Read: 2 Samuel 12:1-13
As you progress through the phases of a virtue education plan, an important moment is when you choose one particular virtue to work on. Virtue education, in fact, works best when you concentrate on one virtue at a time. But which virtue should you choose?
If you are a Christian, God has a part in your choice, because he is interested in speaking to you about your character.
2 Samuel tells the story about when Nathan confronts David’s sin with Bathsheba. Notice several things from the story:
As you took the virtue test, or while you were reading more about the virtues and their vices, maybe you were struck by a particular vice that did not appear specifically in your results. Maybe you felt that it an area in which you need to work. That might be the voice of God. Consider this project as an opportunity to listen to the voice of the Spirit, who can guide you in your choices and give you an inner conviction about which part of your character He would have you work on.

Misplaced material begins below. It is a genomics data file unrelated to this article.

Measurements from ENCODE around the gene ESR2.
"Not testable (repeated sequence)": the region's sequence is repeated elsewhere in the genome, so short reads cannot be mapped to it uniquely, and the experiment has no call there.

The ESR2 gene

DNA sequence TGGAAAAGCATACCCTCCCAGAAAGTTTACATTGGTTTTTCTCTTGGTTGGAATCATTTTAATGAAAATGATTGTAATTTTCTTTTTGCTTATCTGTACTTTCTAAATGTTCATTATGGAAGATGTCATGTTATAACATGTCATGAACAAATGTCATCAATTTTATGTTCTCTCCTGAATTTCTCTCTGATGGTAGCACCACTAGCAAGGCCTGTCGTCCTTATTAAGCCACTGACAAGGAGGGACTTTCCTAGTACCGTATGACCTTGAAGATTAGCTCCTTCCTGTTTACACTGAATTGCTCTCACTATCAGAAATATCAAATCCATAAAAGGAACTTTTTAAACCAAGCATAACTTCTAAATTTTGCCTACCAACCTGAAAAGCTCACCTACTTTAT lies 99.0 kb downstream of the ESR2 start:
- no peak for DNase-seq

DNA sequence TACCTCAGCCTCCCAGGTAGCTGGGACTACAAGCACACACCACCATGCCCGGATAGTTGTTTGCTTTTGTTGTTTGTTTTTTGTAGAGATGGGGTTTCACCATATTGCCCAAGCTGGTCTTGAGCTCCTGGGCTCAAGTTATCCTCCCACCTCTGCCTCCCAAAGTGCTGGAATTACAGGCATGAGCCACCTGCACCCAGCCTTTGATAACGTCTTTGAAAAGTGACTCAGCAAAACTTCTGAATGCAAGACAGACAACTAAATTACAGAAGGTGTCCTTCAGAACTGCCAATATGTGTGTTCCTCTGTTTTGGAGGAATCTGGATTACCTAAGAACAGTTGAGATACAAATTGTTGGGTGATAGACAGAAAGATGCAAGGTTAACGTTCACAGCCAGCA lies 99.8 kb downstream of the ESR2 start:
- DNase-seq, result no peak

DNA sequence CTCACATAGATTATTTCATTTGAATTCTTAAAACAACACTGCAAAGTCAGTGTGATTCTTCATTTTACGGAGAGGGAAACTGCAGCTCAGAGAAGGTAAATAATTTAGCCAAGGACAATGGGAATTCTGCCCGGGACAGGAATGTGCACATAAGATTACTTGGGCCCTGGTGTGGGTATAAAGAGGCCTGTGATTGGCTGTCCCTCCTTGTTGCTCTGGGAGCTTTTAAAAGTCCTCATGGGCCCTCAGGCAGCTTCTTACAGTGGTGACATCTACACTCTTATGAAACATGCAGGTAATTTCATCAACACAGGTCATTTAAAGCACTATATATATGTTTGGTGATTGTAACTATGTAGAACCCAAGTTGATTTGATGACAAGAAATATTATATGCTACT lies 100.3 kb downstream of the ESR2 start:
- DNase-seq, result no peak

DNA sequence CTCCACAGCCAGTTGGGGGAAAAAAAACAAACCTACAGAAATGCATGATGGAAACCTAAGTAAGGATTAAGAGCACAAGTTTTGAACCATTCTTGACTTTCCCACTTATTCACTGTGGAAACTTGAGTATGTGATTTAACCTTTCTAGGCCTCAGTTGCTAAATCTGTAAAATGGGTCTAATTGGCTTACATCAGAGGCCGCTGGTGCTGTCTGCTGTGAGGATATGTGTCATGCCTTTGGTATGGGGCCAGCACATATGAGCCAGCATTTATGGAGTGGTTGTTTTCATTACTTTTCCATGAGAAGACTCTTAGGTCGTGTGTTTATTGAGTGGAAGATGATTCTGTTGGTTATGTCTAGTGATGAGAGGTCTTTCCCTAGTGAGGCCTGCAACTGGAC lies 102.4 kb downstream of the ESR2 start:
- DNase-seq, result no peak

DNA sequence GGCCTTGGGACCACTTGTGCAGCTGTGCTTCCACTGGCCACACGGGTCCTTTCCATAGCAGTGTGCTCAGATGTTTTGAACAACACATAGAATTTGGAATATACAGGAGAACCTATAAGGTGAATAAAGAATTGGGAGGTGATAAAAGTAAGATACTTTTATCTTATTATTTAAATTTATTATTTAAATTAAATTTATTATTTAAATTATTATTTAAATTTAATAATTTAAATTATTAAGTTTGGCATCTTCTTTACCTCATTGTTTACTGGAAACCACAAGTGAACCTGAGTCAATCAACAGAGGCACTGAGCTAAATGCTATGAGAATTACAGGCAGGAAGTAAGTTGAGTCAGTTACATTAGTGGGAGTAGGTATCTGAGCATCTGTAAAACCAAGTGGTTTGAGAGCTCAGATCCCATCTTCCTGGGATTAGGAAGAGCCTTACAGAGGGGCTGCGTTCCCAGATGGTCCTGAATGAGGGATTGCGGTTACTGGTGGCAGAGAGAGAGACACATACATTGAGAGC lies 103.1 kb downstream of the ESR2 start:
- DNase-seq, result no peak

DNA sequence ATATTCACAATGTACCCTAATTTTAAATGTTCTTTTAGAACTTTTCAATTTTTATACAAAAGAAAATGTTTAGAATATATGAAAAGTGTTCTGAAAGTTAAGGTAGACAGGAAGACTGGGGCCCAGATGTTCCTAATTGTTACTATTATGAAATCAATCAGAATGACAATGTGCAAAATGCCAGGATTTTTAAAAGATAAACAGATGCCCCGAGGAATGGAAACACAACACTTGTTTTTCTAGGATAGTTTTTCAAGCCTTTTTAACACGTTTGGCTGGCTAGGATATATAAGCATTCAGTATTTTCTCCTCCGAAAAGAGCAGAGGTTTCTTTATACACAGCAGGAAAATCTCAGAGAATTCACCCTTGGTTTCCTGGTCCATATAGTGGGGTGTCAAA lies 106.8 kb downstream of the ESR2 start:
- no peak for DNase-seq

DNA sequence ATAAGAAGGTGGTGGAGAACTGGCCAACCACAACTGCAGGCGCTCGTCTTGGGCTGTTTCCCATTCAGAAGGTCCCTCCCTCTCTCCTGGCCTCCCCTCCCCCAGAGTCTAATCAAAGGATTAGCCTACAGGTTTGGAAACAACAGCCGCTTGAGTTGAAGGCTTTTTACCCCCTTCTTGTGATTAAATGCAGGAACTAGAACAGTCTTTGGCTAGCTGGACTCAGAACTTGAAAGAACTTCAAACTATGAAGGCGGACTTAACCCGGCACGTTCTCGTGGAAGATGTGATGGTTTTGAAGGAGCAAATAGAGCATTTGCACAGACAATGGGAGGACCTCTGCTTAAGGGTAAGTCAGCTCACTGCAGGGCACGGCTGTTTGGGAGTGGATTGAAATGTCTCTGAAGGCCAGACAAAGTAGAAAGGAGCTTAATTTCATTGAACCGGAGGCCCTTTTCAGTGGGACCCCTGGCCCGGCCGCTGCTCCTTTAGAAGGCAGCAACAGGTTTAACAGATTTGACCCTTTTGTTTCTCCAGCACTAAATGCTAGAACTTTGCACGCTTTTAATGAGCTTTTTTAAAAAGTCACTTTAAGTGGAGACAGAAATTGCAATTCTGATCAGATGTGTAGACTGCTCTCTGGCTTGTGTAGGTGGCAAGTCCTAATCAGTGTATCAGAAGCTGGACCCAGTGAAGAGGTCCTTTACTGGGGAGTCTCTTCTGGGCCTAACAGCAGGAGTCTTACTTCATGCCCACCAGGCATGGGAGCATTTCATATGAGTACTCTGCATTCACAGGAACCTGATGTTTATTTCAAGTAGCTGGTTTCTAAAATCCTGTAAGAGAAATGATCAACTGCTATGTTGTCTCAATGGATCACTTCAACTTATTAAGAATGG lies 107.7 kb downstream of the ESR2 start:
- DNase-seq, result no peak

And now for a final point.
Notice that this texts describes the lack of virtue as sin. There is nothing wrong with using the positive terminology of the virtues to encourage growth. And it is also helpful to use the terminology of the vices to indicate the opposing forces of virtue. And, of course, in David’s case there were multiple vices, including lust and deceit, and there were several virtues missing, including temperance and justice. But in his ‘then ‘ moment, David does not exclaim ‘I think I need to work on some virtues in my character’. He says ‘I have sinned‘. And here we see the ongoing practice of repentance as the way of discipleship.
A prayer: Lord speak to me as I search my heart desiring virtue. Show me my vices and where you would have me change. If necessary, send a Nathan to me. I repent of sin in my character which is habitual and natural, and pray that you will grant me the opportunity to change.